of the moon shine on you, for the LORD
will be your everlasting light,
and your God will be your glory.
Your sun will never set again,
and your moon will wane no more;
the LORD will be your everlasting light,
and your days of sorrow will end.
Then will all your people be righteous
and they will possess the land forever.
They are the shoot I have planted,
the work of my hands,
for the display of my splendor."

The work of God's hands, His people, will be for the display of God's splendor. Or as the apostle Peter put it in 1 Peter 2:9

"But you are a chosen people,
a royal priesthood, a holy nation,
a people belonging to God,
that you may declare the praises
of him who called you out of darkness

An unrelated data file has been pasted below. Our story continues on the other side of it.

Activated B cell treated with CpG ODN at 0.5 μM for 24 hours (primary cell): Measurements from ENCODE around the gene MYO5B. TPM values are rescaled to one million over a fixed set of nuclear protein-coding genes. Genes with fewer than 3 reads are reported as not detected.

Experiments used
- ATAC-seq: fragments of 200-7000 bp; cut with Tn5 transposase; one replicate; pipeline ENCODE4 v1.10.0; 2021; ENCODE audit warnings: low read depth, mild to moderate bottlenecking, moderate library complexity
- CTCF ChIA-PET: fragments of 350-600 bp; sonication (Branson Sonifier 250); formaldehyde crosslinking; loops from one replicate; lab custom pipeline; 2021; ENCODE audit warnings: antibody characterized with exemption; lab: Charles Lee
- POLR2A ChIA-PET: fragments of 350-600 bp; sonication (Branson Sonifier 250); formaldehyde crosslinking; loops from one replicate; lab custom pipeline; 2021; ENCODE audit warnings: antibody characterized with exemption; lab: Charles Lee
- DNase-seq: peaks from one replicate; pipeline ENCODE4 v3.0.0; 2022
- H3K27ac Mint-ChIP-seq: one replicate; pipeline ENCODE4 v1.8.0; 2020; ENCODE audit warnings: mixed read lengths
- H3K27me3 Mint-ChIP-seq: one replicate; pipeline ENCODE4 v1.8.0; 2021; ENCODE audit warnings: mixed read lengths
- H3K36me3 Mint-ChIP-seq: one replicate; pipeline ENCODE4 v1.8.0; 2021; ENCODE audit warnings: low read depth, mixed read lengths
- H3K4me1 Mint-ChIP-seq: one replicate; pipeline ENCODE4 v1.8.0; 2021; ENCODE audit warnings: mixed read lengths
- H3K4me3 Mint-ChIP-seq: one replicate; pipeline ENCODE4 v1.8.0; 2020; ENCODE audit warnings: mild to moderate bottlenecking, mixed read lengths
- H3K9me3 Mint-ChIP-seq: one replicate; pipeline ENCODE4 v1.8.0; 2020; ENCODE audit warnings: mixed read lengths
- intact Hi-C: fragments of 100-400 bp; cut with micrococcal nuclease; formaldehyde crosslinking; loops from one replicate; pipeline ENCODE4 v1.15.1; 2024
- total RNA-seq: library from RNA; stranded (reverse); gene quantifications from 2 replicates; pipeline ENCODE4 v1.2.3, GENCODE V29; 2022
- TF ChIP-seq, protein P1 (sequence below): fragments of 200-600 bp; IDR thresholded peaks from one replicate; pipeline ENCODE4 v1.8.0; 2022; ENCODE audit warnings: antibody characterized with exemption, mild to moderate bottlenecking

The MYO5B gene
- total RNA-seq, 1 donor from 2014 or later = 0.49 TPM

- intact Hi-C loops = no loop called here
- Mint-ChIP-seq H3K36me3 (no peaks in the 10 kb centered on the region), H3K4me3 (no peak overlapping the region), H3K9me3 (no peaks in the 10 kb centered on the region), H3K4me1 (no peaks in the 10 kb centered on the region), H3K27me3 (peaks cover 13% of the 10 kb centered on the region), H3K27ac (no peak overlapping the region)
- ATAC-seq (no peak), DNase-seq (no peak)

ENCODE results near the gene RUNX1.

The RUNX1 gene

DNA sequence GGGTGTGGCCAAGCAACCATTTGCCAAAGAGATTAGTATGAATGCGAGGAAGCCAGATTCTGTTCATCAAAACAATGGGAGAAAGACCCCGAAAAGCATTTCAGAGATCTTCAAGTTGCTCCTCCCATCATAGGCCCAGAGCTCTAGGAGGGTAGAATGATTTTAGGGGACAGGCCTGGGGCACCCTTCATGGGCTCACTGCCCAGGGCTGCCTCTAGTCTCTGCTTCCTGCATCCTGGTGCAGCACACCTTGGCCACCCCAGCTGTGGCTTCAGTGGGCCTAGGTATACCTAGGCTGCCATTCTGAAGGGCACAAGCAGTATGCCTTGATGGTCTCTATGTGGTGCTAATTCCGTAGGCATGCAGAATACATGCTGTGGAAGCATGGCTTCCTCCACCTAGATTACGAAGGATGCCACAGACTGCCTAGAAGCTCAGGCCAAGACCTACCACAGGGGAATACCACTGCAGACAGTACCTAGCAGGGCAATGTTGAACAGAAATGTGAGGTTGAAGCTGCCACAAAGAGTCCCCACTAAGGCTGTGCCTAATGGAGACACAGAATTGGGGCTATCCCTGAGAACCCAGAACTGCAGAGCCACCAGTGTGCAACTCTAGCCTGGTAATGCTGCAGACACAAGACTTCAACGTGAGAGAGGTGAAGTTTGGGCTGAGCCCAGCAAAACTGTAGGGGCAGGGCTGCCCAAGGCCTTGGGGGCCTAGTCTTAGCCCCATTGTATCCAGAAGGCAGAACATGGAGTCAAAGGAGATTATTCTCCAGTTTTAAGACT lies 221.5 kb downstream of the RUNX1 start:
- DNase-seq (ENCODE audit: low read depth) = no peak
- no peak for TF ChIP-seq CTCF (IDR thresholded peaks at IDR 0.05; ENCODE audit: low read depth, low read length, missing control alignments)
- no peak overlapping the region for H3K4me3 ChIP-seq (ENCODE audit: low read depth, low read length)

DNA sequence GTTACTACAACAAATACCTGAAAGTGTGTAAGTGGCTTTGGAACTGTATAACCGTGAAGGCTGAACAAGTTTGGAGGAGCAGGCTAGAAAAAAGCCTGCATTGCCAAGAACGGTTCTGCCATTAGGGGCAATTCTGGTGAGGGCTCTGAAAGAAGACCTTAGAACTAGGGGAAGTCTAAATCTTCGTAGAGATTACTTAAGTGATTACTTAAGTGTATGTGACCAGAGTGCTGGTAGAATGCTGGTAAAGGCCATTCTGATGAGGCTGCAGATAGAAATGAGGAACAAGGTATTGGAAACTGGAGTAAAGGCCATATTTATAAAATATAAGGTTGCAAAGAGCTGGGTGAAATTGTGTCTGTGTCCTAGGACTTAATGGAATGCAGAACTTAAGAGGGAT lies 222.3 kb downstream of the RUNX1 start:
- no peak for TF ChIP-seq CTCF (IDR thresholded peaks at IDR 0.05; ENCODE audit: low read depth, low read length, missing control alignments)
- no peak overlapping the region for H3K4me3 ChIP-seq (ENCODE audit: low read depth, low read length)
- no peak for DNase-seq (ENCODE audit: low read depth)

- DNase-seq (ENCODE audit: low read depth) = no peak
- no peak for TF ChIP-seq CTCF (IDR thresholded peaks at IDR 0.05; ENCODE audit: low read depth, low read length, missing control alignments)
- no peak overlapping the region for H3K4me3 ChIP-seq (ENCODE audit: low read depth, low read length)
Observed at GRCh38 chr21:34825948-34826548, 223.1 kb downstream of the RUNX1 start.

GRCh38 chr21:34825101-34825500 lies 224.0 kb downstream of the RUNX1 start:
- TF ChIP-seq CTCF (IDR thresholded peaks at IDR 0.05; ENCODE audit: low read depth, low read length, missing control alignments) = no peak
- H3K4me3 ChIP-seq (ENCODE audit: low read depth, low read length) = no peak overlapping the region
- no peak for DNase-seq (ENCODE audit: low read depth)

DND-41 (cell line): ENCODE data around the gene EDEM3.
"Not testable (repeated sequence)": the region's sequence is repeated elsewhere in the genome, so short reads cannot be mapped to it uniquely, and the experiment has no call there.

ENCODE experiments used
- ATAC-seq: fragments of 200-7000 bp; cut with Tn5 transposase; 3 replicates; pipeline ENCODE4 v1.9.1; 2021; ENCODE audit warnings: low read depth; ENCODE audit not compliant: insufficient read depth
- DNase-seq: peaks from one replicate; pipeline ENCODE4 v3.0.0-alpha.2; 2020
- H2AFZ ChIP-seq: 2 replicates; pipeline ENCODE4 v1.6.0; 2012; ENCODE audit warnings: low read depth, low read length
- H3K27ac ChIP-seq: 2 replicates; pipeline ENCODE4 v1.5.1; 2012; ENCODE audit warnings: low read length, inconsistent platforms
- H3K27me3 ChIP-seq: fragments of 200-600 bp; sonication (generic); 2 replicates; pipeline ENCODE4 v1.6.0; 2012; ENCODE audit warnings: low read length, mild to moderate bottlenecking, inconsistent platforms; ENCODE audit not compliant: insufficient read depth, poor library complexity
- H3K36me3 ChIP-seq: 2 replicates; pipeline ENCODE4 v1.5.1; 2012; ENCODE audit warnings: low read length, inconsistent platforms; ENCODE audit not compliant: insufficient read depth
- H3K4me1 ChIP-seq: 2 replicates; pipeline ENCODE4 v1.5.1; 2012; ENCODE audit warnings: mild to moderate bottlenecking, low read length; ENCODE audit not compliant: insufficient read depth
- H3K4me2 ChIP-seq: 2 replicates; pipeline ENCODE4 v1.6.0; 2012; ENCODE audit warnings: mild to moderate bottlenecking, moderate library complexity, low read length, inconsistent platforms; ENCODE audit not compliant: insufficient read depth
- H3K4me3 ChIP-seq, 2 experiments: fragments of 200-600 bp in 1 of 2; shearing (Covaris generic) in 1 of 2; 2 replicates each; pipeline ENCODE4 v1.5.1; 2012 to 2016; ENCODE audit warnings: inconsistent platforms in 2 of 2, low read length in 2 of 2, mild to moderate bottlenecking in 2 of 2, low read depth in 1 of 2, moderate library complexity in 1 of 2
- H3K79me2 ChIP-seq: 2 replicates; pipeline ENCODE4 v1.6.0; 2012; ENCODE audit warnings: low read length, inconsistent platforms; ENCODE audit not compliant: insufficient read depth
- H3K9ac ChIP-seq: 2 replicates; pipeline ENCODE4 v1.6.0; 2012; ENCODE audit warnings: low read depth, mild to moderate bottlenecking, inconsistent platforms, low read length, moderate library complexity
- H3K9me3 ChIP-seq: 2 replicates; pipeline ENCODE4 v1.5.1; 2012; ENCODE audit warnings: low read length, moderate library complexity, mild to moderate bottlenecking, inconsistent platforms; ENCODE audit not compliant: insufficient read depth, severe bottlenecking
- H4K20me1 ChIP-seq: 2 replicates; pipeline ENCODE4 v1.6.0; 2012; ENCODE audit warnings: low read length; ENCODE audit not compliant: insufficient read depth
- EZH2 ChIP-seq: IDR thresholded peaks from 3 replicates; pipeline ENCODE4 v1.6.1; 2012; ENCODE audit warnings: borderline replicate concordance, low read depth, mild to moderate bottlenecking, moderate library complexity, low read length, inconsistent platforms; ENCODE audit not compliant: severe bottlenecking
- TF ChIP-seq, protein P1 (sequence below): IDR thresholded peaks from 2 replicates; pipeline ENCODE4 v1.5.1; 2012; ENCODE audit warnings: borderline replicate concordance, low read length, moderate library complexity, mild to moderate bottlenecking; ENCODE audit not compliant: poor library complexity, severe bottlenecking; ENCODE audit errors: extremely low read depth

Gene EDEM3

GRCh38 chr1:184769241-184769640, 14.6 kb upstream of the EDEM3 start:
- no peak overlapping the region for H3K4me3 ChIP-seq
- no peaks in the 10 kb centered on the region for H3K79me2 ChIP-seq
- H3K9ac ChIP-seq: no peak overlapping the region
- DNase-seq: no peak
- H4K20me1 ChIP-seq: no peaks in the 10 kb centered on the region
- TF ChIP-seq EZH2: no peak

into his wonderful light."

Job was like that to the people all around him. He was kind to the poor, to widows, to orphans.

The point of all this is that God is recreating people in His image. He is restoring His image in people. He is making them holy, righteous, a people that display His splendor.

If someone wants to know what God's love is like—they can read about it in the Bible. What it tells us is wonderful and glorious. But we can also say that if someone wants to know what God's love is like—they can see it in you. They should be able to look at a Christian and see them loving others as God loves others. God's people are, in a certain sense, His glory.